Conference Hosts: Pennsylvania Geological Survey, West Chester University, and Concord College
Conference Headquarters: Lancaster, PA
Leaders: R.T. Faill, W.D. Sevon, S.W. Berkheiser, Jr, A.E. Gates, D.B. MacLachlan, R.C. Smith II, G.H. Thompson, D. Valentino, and C.G. Wiswall
Date: September 29 – October 2, 1994

Applied Geology in the Lock Haven and Williamsport Region, Clinton, Lycoming, and Tioga Counties, Northcentral Pennsylvania. Sixtieth Annual Field Conference of Pennsylvania Geologists, 1995.
This trip focused upon the role that earth sciences play in solving some of society’s problems, including treatment of natural hazards, halting environmental degradation, and safe extraction of natural resources.

Conference Host: Lock Haven University
Conference Headquarters: Williamsport, PA
Leaders: C. Carnein, J.H. Way, C.Cram, E.B. Daeschler, N.A. DeLaney, C. Dodge, R. Hershey, G. Lacy, J. Munro, R. Pollock, A.R. Prave, R.A.J. Robinson, N.D. Rowe, J. Rummage, R. Schrock,J. Schueck, M. Smith, T.W. Swanson, A. Traverse, G. Uhl, D.L. Woodrow,C. Xethakis, R. Yowell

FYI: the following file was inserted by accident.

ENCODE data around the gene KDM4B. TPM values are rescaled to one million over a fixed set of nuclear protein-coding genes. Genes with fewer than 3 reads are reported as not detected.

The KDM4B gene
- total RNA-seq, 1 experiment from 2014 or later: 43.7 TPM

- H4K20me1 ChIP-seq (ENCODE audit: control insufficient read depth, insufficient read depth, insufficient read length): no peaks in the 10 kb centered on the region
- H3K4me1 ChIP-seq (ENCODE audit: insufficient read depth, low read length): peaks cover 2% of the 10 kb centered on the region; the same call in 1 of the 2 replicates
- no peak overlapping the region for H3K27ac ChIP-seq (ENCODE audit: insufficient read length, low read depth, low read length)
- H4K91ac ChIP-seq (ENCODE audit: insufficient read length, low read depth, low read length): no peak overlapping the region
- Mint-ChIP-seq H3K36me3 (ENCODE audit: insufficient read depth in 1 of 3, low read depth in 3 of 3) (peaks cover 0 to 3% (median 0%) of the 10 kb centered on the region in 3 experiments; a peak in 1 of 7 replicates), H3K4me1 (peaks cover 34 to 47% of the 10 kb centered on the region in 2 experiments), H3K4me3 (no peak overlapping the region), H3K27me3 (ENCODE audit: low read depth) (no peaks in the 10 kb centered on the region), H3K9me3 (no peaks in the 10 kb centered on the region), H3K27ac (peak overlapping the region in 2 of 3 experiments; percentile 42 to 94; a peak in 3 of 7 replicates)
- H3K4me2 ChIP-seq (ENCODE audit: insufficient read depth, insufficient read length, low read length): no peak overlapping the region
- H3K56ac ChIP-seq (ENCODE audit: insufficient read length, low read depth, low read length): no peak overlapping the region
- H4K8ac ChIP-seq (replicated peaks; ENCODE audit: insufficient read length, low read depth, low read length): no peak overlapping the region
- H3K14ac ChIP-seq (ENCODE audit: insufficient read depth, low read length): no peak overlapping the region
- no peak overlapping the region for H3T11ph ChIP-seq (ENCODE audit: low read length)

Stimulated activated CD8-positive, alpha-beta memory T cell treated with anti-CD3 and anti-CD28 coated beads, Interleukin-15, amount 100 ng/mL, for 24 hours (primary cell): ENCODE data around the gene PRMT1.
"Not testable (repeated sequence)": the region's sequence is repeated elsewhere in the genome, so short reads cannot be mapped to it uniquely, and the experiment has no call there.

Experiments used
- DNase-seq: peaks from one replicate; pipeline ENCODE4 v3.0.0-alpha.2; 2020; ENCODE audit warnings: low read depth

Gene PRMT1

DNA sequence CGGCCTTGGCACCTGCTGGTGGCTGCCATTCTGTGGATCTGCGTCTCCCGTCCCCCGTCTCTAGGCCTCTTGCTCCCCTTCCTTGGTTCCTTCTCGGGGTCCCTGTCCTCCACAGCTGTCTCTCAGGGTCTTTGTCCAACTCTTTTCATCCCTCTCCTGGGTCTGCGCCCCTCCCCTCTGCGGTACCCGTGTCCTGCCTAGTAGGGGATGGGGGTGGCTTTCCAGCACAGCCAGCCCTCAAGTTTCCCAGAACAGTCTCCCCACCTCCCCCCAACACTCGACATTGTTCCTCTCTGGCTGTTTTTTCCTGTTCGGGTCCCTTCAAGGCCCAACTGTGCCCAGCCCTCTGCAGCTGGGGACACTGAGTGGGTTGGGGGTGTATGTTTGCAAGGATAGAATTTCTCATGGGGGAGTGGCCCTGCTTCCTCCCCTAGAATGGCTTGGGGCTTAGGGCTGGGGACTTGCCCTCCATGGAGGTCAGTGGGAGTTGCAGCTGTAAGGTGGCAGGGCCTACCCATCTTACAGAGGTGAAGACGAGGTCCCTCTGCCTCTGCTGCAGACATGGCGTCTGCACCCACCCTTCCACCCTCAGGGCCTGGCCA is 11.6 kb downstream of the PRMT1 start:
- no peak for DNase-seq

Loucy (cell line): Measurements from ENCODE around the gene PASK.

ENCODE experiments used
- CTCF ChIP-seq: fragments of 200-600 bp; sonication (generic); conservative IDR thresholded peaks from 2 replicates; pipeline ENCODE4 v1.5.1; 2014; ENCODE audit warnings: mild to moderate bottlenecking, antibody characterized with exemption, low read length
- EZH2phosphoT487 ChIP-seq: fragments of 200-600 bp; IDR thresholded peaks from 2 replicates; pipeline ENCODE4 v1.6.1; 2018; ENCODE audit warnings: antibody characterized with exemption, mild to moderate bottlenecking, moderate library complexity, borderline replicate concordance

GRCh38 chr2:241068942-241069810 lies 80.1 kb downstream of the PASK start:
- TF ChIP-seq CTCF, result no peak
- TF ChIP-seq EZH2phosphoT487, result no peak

Date: October 5 – 7, 1995

Alleghanian Sequential Deformation on the Southwest Limb of the Pennsylvania Salient in Fulton and Franklin Counties, South-Central Pennsylvania. Sixty-first Annual Field Conference of Pennsylvania Geologists, 1996
Structures of the Ridge and Valley Province, commonly ascribed to the Alleghany Orogeny, did not form simultaneously, but rather, were created in a sequence of stages including: (1) horizontal layer-parallel shortening (LPS) and transport to the northwest along major bedding detachments, (2) imbricate thrusting and major folding, (3) vertical extension on steep fold limbs, (4) steep, out-of-sequence reverse faulting, only found on the southwest limb of the Pennsylvania Salient. During this sequence, the principle shortening direction progressively rotated clockwise on the northeast limb of the Pennsylvania Salient and counter-clockwise on its southwest limb.

Conference Host: Bucknell University
Conference Headquarters: Chambersburg, PA
Leaders: R.P. Nickelsen, H. Delano, W. Edmunds, and W.D. Sevon
Date: October 3 – 5, 1996

Geology of the Wyoming-Lackawanna Valley and its Mountain Rim, northeastern Pennsylvania. Sixty-second Annual Field Conference of Pennsylvania Geologists, 1997.